The land was taken away from the farmers back in 1992 in the name of building a reservoir for flood and drought prevention. But it has never served the alleged function, and was instead used to farm fish and has provided millions of dollars’ profits to the Wuqing District Government each year. The reservoir, which has no water source itself, often robbed farmers of the irrigation water for their crops and caused heavy losses for local farmers. It’s even more outrageous that the farmers were asked to pay the land’s agricultural tax for more than ten years from 1992, when the land was taken, to 2003, when the central government abolished agricultural tax

Now officials of Wuqing District decided that they would stop fish-farming and start building a “Green Ecological Park” on the reservoir, which farmers had expected would be returned to their hands. Construction of a large and permanent project is going to begin soon. All the farmers suddenly realized that the land, which had been owned by them for generations, will be lost forever. Each local farmer owns less than one fifth of an acre now. They will hardly be able to survive if they are unable to protect the good farming land their ancestors left them. And they will shame their ancestors and offspring if they fail to do so. They have petitioned to negotiate with local officials a number of times, but have been dismissed again and again.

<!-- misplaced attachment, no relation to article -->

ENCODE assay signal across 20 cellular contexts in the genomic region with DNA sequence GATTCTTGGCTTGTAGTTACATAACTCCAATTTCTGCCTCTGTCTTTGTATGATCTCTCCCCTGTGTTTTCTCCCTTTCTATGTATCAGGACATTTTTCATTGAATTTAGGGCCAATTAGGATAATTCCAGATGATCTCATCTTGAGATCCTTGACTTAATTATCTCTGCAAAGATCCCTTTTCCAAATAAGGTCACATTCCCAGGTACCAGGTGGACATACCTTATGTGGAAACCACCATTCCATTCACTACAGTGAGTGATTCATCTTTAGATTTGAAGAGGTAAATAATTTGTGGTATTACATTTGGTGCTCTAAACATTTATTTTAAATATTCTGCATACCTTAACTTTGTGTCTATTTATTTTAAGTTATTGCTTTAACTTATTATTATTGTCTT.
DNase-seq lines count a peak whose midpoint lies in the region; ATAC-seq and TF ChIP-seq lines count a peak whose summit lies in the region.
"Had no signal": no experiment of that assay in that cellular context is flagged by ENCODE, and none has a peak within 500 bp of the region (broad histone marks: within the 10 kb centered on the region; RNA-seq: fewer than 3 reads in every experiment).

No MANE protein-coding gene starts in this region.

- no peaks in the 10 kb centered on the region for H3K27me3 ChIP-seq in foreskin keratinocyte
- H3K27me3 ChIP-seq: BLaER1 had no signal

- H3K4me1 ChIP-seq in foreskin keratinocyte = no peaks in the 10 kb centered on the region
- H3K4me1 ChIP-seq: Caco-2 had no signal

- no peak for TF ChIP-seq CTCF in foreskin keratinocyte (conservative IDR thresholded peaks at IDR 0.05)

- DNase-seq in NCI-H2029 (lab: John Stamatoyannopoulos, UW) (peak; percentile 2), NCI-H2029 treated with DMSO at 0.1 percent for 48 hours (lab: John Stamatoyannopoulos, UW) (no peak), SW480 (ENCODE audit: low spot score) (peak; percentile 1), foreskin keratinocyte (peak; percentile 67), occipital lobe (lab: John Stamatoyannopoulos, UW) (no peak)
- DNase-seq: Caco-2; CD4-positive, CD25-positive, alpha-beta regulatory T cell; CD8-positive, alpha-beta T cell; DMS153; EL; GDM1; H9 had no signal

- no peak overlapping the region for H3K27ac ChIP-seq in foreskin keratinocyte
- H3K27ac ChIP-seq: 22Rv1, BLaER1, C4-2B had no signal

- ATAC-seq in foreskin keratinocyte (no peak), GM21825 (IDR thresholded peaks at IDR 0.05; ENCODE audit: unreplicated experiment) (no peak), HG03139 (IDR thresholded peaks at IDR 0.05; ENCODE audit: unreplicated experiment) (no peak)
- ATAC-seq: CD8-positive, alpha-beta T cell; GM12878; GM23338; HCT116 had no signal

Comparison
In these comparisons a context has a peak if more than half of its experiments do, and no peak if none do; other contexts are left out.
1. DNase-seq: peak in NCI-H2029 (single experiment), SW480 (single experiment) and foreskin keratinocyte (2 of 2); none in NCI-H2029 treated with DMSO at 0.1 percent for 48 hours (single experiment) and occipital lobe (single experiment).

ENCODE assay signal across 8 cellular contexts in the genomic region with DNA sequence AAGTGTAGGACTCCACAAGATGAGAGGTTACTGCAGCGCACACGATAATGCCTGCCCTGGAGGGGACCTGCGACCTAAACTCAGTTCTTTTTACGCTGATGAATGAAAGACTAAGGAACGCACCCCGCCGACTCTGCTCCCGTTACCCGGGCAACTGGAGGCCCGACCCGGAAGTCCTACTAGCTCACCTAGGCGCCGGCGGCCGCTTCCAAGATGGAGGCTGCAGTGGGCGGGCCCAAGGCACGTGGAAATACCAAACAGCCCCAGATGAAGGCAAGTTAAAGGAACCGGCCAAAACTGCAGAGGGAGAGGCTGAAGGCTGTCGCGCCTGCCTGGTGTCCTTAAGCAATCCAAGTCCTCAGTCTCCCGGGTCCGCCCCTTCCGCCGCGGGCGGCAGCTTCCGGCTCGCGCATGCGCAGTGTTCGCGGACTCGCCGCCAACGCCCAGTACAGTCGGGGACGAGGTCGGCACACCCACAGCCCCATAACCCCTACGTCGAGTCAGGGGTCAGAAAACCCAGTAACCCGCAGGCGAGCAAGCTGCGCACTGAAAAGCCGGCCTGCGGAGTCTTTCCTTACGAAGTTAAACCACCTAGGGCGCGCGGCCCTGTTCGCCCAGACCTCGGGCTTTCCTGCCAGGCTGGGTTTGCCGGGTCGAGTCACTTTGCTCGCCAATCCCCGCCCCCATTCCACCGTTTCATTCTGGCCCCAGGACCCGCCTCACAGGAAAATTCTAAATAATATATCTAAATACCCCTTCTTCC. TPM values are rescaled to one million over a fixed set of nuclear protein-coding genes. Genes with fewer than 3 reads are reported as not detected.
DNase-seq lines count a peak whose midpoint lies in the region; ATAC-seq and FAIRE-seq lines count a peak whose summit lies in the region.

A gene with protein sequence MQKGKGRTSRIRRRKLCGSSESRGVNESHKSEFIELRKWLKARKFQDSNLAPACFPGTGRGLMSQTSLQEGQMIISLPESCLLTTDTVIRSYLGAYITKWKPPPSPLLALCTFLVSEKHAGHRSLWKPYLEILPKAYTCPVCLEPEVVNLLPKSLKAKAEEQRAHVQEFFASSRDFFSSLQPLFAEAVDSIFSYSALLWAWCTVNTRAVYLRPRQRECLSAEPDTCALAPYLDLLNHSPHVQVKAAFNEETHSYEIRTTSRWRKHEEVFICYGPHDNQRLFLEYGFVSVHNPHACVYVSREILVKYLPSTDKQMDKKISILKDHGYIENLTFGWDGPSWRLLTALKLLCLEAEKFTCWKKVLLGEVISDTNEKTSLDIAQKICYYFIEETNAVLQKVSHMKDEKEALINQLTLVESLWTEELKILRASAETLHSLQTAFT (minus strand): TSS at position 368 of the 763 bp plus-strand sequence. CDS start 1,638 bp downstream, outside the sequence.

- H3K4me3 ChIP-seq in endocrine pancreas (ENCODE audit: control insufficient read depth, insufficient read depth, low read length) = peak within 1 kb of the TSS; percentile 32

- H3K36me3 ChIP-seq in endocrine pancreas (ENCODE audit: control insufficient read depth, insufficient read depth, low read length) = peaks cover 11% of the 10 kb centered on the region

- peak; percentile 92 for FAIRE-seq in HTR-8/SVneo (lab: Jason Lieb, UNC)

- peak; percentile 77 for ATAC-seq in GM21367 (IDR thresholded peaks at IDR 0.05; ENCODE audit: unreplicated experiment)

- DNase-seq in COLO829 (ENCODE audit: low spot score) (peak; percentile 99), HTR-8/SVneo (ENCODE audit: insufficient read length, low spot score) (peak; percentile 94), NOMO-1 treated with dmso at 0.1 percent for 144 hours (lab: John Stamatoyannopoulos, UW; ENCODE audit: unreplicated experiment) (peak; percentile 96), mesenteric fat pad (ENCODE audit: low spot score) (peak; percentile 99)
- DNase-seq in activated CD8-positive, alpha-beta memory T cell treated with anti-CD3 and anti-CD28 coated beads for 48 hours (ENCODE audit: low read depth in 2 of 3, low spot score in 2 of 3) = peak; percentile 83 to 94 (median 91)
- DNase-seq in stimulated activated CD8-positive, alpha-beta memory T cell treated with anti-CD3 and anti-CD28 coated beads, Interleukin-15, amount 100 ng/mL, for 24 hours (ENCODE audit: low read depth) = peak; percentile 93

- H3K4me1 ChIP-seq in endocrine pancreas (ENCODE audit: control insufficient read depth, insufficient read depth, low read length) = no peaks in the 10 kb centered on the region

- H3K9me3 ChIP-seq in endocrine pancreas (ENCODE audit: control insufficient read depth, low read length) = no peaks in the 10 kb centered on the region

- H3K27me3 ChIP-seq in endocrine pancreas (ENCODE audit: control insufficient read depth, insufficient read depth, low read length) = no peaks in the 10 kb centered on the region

Farmers have united and are taking action right now. They wish to tell all officials of Wuqing District through the media that they should own their farming land permanently, and they should also own permanently the 1,500 acre land occupied by the local government. They criticized local officials for pursuing their own interest instead of serving farmers by building the reservoir. “They are not serving farmers, but ruining their lives. The local government departments should be an institution that serves all people of the district, rather than the private shrine of officials. Only those officials who are willing to serve the people should be kept in their positions, Otherwise, they should be out of their seats.” they said.

Read also RFA’s report on the Tianjing story here.

Please read CDT’s new post on this story: “Land is the Most Important Human Right for Farmers” – Dongnangang Villagers.

[Image source: nytimes.com]

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Photographer: Hou Yimin, from peasantsofchina.com.

December 22, 2007 10:39 AM